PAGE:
Natalia Mueller

There are definitely people in the community that outsource graphics. I'm pretty sure Bruce does. Maybe he'll chime in and give you some tips on where to go for those.

I have found that for my purposes I can do most of what I need right inside PowerPoint. Granted, I have 2010 so there is a bit more to work with than 03. 

As you're working through this transition, keep the community here in mind. On any given day there are usually several of us willing to jump in and help out with that sort of thing and even give you steps and screenrs (short online tutorials) showing you how we did it.

Keep hanging around in here, read the blogs, view the tutorials, ask/answer questions and you will seriously see your skills explode.

Bruce Graham


I use iStock usually, as it is a tax-deductable UK-business expense. They can be pricey though, however, if I buy images that are "conceptual", they can always be reused in other projects. I spend about $200 per month on images, the most I ever really do is crop them.

For me - frankly, it is a time issue. image creation and editing is something I would like to be better at, however, I am lucky to be swamped, so have to prioritise my time elsewhere.

Many of my larger corporate clients have their own image banks and marketing departments. I position myself as the person that "brings flat imagery and slides alive" in this scenario, and use what they already have and are familiar with. There's no point me busting a gut to try and find a good image of a specific burger restaurant for example when I know they will already have thousands!

I'm about to do some work for a Chinese audience, so for that I need to prototype/design in "Western" graphics, and then will need to subcontract to a Chines image expert to "translate" the imagery appropriately. You MUST be careful and have have some cross-cultural sensitivities when working across boundaries.

One technique I'm working with at the moment with one client is wire-frame. We realised that a wire-frame representation of e.g. a food preparation area, created from photos, can be used across many courses.  If people look at a photo, they immediately seem to say and think "That's OK, but OUR xxx area does not look like that". Using a wireframe representation, and then using (Storyline) markers to illustrate different areas and the products used works wonderfully, all we need to change is the product detail by region/country, not the main image.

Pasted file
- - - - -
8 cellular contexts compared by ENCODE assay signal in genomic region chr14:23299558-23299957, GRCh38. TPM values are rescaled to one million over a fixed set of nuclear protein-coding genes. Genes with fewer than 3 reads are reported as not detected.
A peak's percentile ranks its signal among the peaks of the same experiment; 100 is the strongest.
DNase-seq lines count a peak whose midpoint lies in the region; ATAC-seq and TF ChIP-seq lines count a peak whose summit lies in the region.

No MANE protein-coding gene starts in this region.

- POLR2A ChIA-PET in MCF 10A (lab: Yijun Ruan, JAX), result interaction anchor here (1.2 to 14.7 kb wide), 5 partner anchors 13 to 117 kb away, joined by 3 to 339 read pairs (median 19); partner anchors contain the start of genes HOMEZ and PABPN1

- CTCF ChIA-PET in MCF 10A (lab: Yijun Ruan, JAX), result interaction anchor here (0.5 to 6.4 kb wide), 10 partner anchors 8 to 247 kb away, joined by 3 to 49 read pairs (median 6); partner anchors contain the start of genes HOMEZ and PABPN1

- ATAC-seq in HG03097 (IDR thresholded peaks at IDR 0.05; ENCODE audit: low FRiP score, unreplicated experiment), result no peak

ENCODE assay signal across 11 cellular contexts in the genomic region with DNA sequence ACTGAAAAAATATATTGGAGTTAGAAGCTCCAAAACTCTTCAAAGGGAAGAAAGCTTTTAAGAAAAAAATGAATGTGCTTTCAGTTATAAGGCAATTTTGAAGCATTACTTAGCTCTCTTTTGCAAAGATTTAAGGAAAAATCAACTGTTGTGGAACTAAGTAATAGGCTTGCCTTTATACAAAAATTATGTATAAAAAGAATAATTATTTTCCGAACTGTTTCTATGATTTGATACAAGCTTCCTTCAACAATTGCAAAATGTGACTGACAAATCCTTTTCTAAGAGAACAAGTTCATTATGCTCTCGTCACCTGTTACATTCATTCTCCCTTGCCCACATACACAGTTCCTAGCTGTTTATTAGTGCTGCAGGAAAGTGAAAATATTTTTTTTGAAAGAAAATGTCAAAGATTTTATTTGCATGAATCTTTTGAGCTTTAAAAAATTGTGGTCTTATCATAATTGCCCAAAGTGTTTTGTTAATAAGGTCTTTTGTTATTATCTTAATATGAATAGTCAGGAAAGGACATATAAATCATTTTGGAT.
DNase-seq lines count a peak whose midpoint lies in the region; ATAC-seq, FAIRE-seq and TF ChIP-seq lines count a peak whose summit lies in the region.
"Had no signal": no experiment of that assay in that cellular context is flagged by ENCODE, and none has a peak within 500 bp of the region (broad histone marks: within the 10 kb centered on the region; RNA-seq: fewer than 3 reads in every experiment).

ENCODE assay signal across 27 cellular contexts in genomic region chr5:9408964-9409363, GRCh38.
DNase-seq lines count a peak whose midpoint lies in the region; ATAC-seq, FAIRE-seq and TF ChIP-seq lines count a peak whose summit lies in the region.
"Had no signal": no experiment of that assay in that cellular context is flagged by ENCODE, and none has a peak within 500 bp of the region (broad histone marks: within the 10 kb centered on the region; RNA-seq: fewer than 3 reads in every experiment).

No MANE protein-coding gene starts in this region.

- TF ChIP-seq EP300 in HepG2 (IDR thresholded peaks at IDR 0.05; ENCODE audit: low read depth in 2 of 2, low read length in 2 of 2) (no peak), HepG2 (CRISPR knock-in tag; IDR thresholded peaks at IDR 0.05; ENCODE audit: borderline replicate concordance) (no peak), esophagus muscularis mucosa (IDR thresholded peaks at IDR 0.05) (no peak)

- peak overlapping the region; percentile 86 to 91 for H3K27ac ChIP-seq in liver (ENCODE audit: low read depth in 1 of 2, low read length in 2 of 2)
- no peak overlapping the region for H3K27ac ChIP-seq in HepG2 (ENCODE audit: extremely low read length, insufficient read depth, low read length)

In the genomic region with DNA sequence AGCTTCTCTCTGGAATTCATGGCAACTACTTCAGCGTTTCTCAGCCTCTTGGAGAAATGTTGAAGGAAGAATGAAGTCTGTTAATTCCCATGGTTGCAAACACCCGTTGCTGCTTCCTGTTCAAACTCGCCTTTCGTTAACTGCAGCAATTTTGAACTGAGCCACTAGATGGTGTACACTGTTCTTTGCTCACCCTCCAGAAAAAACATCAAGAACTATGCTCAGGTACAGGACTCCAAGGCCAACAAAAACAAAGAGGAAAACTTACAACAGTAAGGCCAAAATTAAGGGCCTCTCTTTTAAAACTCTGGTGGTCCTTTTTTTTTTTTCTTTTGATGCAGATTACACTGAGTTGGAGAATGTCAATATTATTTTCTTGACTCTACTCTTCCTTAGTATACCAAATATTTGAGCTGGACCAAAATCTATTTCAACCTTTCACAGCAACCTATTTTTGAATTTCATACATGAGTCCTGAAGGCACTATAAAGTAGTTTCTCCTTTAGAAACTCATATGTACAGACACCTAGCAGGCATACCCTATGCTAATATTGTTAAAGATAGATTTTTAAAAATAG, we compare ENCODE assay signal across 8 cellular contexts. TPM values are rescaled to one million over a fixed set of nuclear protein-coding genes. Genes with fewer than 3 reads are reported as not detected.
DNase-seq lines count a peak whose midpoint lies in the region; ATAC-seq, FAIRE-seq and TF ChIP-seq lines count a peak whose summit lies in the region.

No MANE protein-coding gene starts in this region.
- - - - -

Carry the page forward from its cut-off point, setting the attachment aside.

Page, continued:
For Story Lion, I use an illustrator via

Hope this is useful.

Good luck, and just shout when you need help


Pam Jones

Like others above, I also use stock libraries (istock and shuttershock) for sourcing mainly photos. They may not always have what you want, but a good starting point for ideas.

Shuttershock has some good vector graphics which can then be edited by a more skilled graphics person - this is useful if you have technical image which needs amending in some, (adding labels or making certain colour changes.) At least the graphics person does not have to create the image from scratch, only to edit so helps to keep costs down.

I have to say, before joining Articulate commnunity i wasn't particularly good at editing and creating my own graphics, but thanks to the community, I have picked up a ton of useful tips and feel confident creating my own, (simple) graphics. So watch out for all the graphic themed tutorials - before you know you'll have a certain level of skill which you've developed.

Good luck.